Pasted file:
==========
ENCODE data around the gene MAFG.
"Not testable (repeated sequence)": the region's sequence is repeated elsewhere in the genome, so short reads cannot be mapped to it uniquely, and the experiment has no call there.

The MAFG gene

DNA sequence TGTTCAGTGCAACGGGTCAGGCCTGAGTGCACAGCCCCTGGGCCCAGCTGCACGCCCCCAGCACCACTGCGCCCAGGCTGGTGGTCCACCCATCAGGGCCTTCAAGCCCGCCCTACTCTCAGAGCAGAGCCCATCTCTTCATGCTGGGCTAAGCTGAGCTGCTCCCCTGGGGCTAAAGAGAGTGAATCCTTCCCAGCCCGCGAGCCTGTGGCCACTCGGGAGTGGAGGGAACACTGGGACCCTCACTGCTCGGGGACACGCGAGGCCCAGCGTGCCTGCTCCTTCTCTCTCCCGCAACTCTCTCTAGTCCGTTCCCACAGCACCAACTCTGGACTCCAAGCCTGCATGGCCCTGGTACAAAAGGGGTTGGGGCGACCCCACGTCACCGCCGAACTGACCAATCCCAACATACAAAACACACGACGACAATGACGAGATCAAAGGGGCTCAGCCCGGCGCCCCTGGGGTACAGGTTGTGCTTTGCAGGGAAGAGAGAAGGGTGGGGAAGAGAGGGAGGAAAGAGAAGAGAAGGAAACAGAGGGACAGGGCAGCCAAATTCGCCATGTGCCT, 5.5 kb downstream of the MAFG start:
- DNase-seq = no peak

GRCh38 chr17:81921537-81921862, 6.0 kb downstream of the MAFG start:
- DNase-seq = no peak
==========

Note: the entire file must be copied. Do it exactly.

ENCODE data around the gene MAFG.
"Not testable (repeated sequence)": the region's sequence is repeated elsewhere in the genome, so short reads cannot be mapped to it uniquely, and the experiment has no call there.

The MAFG gene

DNA sequence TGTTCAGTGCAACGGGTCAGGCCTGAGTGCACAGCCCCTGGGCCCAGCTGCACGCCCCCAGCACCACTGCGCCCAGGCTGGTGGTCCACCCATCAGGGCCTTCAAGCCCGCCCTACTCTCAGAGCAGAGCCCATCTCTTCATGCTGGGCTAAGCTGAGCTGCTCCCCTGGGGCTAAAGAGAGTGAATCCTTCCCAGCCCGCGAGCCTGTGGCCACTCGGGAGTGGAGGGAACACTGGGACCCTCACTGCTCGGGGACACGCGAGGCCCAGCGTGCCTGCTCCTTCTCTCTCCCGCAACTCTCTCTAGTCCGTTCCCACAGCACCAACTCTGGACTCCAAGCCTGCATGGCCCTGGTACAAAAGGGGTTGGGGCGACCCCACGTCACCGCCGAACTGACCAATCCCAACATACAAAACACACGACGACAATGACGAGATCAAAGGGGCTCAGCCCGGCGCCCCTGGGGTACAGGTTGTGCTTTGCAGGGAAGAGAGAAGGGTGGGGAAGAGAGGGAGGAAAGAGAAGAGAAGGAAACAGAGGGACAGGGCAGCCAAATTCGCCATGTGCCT, 5.5 kb downstream of the MAFG start:
- DNase-seq = no peak

GRCh38 chr17:81921537-81921862, 6.0 kb downstream of the MAFG start:
- DNase-seq = no peak